2. Laches


D.R. Johnson's laches argument also fails. To demonstrate laches, a party must establish "(1) lack of diligence by the party against whom the defense is asserted, and (2) prejudice to the party asserting the defense." Apache Survival Coalition v. United States, 21 F.3d 895, 905 (9th Cir.1994). D.R. Johnson has established neither requirement.


D.R. Johnson alleges that KSWC/UW showed lack of diligence by "abandoning" an earlier action, Oregon Natural Resource Council Fund v. Veneman, Civ. No. 02-983-AA (D.Or.), in which they challenged the 2001 ROD. However, Veneman was dismissed without prejudice on December 15, 2003, id., and KS Wild filed its complaint in the instant case on December 30, 2003. This does not show a lack of diligence.


Moreover, D.R. Johnson alleges it has been prejudiced by the "delay" because it has needed the timber from the Cow Catcher sale throughout the pendency of this litigation. This is not the type of irreversible harm that is properly considered in a laches analysis. Neighbors of Cuddy Mountain v. U.S. Forest Serv., 137 F.3d 1372, 1381 n. 9 (9th Cir.1998) ("We know of no case in which a private company's economic loss was considered pertinent to the analysis of a laches defense."); Apache Survival Coalition, 21 F.3d at 912 (holding that prejudice must be "what Congress defines as prejudice. The primary concern is whether the harm that Congress sought to prevent . . . is now irreversible.") (internal quotations omitted). Furthermore, laches is disfavored in environmental cases because the public at-large, and not just the plaintiffs, will be harmed by environmental damage. Id. at 905. Therefore, laches does not estop KSWC/US from bringing this appeal.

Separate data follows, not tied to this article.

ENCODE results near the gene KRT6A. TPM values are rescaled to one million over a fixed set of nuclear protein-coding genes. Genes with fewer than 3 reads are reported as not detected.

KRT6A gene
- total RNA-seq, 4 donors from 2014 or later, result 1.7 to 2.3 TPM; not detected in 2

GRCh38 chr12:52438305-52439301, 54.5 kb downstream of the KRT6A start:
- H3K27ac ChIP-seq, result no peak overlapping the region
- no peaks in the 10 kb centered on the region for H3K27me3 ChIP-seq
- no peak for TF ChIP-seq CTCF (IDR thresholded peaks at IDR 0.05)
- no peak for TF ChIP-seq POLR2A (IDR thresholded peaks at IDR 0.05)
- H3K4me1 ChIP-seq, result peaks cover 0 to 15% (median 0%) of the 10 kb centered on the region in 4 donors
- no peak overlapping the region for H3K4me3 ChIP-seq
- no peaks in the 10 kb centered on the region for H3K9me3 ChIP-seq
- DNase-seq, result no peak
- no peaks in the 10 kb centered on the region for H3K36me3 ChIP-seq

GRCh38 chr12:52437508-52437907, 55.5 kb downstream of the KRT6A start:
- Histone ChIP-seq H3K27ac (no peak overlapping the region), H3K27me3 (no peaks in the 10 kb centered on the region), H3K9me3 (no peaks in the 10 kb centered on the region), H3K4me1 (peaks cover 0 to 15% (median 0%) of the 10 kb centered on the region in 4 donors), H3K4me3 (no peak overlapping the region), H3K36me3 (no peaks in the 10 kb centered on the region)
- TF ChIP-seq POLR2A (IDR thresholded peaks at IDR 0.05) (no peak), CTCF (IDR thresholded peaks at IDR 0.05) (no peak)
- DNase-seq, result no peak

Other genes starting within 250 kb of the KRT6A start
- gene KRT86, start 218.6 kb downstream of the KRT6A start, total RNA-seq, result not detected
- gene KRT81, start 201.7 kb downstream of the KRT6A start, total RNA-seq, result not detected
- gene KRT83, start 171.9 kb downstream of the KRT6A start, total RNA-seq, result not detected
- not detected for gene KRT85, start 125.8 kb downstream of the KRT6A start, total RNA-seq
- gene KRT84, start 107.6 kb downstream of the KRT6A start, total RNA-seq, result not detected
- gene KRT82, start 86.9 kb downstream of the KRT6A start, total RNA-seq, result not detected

The Federal Land Policy & Management Act ("FLPMA"), 43 U.S.C. §§ 1701-1785 (2006), establishes requirements for land use planning on public land, including the land covered by the NWFP. FLPMA requires that BLM, under the Secretary of the Interior, "develop, maintain, and when appropriate, revise land use plans" to ensure that land management be conducted "on the basis of multiple use and sustained yield." 43 U.S.C. §§ 1701(a)(7), 1712(a); see also Kern v. Bureau of Land Mgmt., 284 F.3d 1062, 1067 (9th Cir.2002) (holding that FLPMA "requires the BLM to prepare [resource management plans] for the various districts under its control."). The process for developing, maintaining, and revising resource management plans is controlled by federal regulations at 43 C.F.R. §§ 1601.0-1610.8 (2006).


Under FLPMA, if BLM wishes to change a resource management plan, it can only do so by formally amending the plan pursuant to 43 C.F.R. § 1610.5-5. Section 1610.5-5 states, in pertinent part:


. . . An amendment shall be initiated by the need to consider monitoring and evaluation findings, new data, new or revised policy, a change in circumstances or a proposed action that may result in a change in the scope of resource uses or a change in the terms, conditions and decisions of the approved plan. An amendment shall be made through an environmental assessment of the proposed change, or an environmental impact statement, if necessary, public involvement as prescribed in § 1610.2 of this title, interagency coordination and consistency determination as prescribed in § 1610.3 of this title and any other data or analysis that may be appropriate. . . .